The Quarterly No. 43 - July 2002
Papermaking Texts: Matthias Koops' Petition - Alan Crocker
Matthias Koops had been granted two patents in 1800, one for a method of de-inking and remaking paper, and the second for making paper from straw and other materials. The first patent had been enrolled in the Court of Chancery as was required, the patentee is protected against infringement by the inhabitants of Great Britain, but not against foreign infringement, as happened.. The second patent was not enrolled and Koops petitioned for protection on his second patent. The text of the report on this is reprinted in full in this article.
5 pages, illustrated
Employment of Children in Paper Mills in England and Wales in the Mid-nineteenth Century part two - Tanya Schmoller
Continuation of an extract of information on this subject from the 1843 Second Report to the Commissioners on Trades and Manufactures contained in Volumes 9 to 11of the British Parliamentary Papers. The areas inspected are Kent, Bucks and Herts; Exeter; Northumberland and Durham; West and North of Lancashire; some miscellaneous mills in the south east; and Wrexham. Volume 9 reports on the industry in general, covering Place of Work, Nature of Employment, Hours of Work, Accidents, Wages and Physical Condition. The author considers the information sufficiently interesting to quote verbatim, using the numbered paragraphs.
The Illusive Silver Lining: The Rise and Fall of the Lancashire Limited Paper Company between 1860 and 1880 part three - Mike Malley
The third part of an investigative article into the factors influencing the demise of several mills in Lancashire including the role of company promoters in the foundation of mills. The author highlights the high number of mills founded in the area many of which failed in a relatively short time.
6 pages, illustrated
British Bibliography of Paper History and Watermark Studies No 9, 2001 - Andrew Honey
Listing of articles concerned with papermaking published in 2001, with addenda to Bibliography No 8, 2000.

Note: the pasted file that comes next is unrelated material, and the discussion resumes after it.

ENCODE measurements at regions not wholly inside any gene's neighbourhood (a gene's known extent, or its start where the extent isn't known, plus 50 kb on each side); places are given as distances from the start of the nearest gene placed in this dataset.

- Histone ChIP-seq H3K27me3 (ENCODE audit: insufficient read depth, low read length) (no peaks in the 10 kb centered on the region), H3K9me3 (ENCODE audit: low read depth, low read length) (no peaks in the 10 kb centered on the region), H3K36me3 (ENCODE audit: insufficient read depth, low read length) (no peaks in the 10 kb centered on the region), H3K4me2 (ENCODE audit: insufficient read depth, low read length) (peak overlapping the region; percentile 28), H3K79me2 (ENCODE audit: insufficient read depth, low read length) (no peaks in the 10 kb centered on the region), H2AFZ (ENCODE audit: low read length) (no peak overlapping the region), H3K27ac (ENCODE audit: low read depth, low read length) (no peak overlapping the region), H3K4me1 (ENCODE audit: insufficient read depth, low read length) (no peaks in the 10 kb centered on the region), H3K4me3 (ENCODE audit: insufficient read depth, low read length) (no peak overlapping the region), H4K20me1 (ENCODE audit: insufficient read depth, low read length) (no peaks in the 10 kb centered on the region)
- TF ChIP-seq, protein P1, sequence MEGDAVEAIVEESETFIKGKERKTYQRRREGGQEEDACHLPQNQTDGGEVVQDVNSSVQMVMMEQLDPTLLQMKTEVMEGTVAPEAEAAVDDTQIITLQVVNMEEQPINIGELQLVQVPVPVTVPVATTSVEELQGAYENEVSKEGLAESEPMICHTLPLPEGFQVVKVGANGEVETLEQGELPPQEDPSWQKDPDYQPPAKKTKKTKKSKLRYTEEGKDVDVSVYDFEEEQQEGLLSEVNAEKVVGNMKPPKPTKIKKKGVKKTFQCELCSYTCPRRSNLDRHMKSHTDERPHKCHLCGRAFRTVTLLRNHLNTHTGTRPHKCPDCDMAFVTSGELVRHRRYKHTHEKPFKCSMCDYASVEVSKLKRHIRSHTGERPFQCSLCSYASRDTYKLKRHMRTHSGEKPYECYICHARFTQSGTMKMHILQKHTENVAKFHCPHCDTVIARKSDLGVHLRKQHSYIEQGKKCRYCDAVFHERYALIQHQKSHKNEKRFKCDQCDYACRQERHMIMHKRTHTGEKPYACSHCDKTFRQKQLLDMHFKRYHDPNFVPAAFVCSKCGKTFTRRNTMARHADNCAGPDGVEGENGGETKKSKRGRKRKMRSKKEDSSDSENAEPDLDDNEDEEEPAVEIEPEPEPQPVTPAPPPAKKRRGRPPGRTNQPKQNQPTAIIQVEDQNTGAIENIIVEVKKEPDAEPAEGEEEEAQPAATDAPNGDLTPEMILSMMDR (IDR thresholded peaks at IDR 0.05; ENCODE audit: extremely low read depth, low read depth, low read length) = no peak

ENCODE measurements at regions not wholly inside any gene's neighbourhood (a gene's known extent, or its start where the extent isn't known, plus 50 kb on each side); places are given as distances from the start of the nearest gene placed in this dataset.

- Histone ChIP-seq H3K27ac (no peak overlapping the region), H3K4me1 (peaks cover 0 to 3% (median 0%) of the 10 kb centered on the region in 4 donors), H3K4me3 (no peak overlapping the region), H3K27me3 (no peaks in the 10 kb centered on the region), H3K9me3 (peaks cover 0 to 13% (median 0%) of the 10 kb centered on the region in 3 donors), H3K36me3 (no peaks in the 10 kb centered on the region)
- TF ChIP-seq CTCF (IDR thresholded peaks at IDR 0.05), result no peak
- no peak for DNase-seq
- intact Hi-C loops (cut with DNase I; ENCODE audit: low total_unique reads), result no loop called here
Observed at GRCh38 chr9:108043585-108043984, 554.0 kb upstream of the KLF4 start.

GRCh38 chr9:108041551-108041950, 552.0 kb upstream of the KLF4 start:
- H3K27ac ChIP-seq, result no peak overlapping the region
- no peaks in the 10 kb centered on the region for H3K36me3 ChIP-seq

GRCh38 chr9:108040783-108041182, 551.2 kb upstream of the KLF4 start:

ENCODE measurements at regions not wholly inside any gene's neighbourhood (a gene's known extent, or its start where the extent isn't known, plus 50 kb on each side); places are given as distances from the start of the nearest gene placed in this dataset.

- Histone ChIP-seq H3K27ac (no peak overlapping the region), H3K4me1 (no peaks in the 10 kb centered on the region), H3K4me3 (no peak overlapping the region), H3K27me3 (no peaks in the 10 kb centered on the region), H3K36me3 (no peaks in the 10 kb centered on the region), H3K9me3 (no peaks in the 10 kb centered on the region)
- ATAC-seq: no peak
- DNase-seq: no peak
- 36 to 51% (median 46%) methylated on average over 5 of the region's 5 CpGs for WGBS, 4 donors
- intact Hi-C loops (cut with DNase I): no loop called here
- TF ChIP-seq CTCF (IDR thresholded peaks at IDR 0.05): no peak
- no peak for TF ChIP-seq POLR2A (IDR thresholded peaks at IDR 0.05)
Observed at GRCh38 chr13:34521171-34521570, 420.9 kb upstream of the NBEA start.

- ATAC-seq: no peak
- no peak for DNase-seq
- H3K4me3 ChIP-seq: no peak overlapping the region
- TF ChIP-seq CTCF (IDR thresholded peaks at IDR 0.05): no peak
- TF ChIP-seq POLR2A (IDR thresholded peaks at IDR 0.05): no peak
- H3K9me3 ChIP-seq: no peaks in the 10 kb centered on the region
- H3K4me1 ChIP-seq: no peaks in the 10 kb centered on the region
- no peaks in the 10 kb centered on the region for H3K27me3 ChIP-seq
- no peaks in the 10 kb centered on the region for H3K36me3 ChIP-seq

Index to The Quarterly Nos 37-40 - Terry Wells
The index is arranged in nine categories: Articles by author; Articles by title; Book reviews; General index; Illustrations; Papermakers; Paper mills; Tipped-in paper samples; Watermarks. The Watermarks index is further divided into those that are illustrated and those that are mentioned in the text.
The Edinburgh Papers (part two)
William Morris and Paper - Barry Watson
In his early years William Morris was best known as a bookman, later founding Kelmscott Press. This article explores his relationship with publishing, printing and papermaking. Described is the relationship he forged with Ford Mill in Kent and the specific paper he requested based on fifteenth century books printed in Italy. He designed three watermarks for his paper, two of which are illustrated in the article.
6 pages, illustrated
The Time Capsule at Hele Mill - Phil Crockett
Potted history of the Devon Valley Mill situated at Hele near Exeter from the eighteenth century to the present day. Recent developments have necessitated demolition of the old machine house and salle, during which a small lead casket was found in the wall of the salle. The contents of this were paper samples, office stationery and a list of mill employees in October 1903 when the building was built.
4 pages, illustrated
History of Chirnside Bridge Paper Mill - Graham Horsburgh
Article about the early history of Chirnside Bridge Paper Mill with reference to Broomhouse Mill, the forerunner of Chirnside Bridge Mill and to The Dexter Corporation, the present owners of the site. Chirnside Bridge was worked by Young Trotter and Sons from the mid nineteenth century up to the 1960's when the site was purchased by The Dexter Corporation as their first site outside the USA.
7 pages, illustrated
Dalmore Mill - The Last Mill on the Esk - Gordon Wallace
History of the mill from its foundation in 1835 to the present day, charting developments in technology as they were installed, the costs involved, production rates and raw materials used. The final paragraph gives the authors thoughts on the future of the mill.
5 pages, illustrated